Willow Brook Centre: one year on (part 2)

Willow Brook Centre 1st Anniversary

Back on 13th October, the first anniversary of the opening of the Willow Brook Centre, we took a look back over the development’s first year of operation.  This is the somewhat belated second part of our report. You can read part one of this article here.

In the first part of our interview, Scott Lahive, Centre Manager, said he was delighted with the (retail) trading performance of the centre over the first twelve months. He is, however, less satisfied with the progress made in letting out the office units within the centre.

Current tenants of office units in the mall are Phoenix Dental (NHS dentist), Willow Brook Clinic (chiropractic and physiotherapy), Kumon (education), CJ Hole (estate agents) and Pitman Training, but there are still four units unoccupied.

Over in the town square, there has been “no serious interest” in the three office units above the retail units occupied by Costa Coffee, Gregs, Taylors, KFC and Ladbrokes.

Bus services began stopping at the centre in May, with the 71, 72 and 73B services entering the complex from Bradley Stoke Way to access a new stop just off the Town Square (in front of the Ladbrokes shop).

Mr Lahive says the centre is currently in discussion with First Group about adding the 71 service. There is, however, no news on how the planning permission obligation to spend £250,000 on “a new bus service into the site” will be satisfied.

Mr Lahive says that anti-social behaviour in the vicinity of the Manor Farm Crescent pedestrian access point has abated, which he puts down to “additional [security] camera presence”.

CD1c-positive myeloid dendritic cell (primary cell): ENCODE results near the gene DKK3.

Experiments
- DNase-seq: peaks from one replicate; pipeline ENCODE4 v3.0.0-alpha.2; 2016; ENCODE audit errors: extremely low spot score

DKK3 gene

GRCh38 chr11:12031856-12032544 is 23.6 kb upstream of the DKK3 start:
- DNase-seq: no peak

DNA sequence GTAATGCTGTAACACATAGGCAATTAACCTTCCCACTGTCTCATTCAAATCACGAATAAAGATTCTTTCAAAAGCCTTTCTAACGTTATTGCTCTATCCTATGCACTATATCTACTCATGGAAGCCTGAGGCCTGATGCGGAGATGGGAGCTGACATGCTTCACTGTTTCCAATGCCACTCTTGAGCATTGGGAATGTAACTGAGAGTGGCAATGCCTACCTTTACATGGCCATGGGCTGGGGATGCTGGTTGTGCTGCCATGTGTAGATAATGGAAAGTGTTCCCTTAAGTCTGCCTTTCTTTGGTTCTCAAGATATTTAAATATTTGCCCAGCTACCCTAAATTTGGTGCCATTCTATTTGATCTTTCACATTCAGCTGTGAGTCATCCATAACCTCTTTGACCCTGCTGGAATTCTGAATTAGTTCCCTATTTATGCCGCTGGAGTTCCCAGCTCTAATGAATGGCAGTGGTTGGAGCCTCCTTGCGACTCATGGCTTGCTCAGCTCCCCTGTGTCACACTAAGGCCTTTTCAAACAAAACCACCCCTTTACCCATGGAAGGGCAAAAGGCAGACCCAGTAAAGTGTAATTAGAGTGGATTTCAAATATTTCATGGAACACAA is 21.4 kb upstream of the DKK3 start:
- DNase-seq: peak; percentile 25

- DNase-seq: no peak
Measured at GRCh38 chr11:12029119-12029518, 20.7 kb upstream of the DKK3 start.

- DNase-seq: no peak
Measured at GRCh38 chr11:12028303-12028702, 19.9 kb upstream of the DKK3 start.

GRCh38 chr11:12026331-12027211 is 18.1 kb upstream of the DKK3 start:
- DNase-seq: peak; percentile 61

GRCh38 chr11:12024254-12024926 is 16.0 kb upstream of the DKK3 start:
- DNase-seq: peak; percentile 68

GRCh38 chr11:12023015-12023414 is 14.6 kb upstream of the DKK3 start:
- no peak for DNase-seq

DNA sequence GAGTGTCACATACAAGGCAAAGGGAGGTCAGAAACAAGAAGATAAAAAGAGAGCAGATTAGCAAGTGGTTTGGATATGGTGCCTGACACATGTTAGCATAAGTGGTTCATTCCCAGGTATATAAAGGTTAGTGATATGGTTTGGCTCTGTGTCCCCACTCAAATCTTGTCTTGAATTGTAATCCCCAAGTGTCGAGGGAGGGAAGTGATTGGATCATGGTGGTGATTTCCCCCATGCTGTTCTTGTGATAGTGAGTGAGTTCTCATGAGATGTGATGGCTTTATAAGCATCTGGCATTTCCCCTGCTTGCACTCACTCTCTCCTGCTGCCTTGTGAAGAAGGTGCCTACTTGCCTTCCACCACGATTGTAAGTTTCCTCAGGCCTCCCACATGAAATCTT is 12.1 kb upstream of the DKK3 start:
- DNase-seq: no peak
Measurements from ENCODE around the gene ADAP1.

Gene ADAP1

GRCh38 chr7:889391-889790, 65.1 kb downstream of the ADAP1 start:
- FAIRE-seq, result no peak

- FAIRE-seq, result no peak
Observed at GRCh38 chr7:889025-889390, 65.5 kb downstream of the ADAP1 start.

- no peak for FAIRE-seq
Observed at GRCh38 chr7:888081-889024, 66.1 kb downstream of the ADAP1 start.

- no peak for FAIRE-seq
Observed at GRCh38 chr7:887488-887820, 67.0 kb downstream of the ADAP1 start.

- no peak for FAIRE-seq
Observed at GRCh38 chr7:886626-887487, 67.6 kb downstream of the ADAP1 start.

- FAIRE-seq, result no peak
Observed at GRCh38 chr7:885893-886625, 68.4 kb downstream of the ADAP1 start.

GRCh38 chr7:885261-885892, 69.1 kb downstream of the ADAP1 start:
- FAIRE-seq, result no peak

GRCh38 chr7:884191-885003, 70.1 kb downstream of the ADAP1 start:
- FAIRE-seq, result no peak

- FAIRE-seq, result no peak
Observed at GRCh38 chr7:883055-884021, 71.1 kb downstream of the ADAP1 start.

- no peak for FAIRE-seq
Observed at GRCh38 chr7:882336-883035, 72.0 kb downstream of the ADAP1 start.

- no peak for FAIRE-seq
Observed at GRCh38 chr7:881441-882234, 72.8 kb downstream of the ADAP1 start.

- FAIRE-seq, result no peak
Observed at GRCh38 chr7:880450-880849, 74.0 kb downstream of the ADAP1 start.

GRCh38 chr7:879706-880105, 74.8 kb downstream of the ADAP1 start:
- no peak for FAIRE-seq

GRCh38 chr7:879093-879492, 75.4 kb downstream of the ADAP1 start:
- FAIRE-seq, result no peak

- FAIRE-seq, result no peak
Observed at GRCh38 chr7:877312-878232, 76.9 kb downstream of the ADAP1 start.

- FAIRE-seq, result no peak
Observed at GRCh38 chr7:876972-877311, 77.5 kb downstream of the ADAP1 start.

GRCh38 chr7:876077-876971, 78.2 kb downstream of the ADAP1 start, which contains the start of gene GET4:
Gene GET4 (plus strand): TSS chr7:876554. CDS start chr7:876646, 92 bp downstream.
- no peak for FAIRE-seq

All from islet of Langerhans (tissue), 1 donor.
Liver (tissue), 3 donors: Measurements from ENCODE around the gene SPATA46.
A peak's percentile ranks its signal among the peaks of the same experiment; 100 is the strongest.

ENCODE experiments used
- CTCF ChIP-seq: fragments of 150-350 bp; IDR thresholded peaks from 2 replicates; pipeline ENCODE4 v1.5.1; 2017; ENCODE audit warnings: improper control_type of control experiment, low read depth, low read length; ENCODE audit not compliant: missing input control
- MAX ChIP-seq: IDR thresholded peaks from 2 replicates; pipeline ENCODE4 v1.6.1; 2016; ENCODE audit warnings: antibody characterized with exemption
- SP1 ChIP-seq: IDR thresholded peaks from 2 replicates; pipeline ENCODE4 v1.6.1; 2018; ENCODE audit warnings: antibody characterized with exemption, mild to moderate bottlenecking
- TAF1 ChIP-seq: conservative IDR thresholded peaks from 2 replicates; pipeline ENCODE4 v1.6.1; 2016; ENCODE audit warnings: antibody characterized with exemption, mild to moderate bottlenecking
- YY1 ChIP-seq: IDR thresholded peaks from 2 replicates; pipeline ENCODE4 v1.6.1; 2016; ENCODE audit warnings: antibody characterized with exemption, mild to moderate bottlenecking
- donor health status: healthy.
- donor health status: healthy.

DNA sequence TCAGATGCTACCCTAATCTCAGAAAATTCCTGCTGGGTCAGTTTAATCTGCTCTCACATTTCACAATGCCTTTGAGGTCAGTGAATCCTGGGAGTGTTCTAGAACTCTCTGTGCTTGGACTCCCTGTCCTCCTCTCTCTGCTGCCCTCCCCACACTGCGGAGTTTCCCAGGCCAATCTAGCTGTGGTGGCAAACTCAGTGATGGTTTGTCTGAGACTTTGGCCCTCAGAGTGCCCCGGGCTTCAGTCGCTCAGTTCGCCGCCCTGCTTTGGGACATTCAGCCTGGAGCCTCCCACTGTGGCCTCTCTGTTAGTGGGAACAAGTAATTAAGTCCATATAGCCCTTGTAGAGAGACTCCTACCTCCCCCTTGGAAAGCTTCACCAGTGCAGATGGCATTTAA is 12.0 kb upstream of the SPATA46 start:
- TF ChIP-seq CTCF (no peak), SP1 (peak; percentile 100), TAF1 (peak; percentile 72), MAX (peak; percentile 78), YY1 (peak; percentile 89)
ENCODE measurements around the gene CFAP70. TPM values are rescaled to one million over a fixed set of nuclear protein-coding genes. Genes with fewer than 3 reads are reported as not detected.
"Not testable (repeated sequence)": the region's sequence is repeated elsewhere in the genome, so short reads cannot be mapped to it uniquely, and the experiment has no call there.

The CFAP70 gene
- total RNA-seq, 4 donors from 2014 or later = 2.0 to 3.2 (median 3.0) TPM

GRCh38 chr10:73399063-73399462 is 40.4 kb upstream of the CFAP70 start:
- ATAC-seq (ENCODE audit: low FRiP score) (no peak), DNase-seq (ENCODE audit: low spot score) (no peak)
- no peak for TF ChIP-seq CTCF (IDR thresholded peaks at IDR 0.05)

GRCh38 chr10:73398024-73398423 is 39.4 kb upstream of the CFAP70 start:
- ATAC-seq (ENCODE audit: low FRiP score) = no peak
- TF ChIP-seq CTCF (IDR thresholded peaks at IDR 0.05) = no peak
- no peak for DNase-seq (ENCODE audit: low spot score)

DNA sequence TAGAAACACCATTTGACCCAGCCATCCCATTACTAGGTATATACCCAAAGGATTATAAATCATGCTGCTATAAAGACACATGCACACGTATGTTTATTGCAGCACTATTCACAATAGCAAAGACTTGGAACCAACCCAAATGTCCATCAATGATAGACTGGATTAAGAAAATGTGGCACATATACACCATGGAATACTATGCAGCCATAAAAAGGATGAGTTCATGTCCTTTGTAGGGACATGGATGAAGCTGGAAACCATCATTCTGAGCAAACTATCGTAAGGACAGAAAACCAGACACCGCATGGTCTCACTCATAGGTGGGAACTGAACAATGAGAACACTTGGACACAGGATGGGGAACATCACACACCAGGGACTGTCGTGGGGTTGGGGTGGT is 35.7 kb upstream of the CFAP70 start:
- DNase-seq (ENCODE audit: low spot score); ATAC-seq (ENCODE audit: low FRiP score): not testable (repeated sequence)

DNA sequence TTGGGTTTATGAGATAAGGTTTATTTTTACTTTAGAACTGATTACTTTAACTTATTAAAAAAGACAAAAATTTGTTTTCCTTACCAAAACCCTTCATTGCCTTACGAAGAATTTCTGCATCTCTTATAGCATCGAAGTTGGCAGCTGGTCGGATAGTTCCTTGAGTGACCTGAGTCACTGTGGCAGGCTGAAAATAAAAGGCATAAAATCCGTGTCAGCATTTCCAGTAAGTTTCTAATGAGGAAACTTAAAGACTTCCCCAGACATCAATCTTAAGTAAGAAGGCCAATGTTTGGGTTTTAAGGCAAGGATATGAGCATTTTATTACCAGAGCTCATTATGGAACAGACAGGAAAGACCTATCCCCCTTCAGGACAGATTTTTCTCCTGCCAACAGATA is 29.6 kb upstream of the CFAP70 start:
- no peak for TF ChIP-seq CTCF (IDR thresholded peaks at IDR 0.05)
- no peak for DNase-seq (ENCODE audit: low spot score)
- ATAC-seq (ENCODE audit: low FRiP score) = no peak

Earlier problems with large numbers of students from Bradley Stoke Community School descending on the centre in the afternoon have been addressed. Mr Lahive says that 95% of them are “well behaved” and the “disruptive 5%” are now well known to the security staff.

Between 20 and 25 youths, along with two or three adults, are currently banned from using the centre – around half of these are said to be from outside of Bradley Stoke.

The provision of retail kiosks in the centre of the mall has been well received. The kiosks have enabled several local people to transform hobby activities into viable long-term businesses, according to Mr Lahive.

In response to recurring complaints about the lack of public seating in the mall, Mr Lahive had previously admitted to the July meeting of the Bradley Stoke Safer and Stronger Community Group that “too much was spent on seating outside [in the Town Square]”.

The issue is said to be still under review but “budgets are constrained”. Any future seats are likely to be positioned “to the left of Timpsons and/or in the foyer areas, so that the entrance to the Tesco store is not obstructed”, he added.

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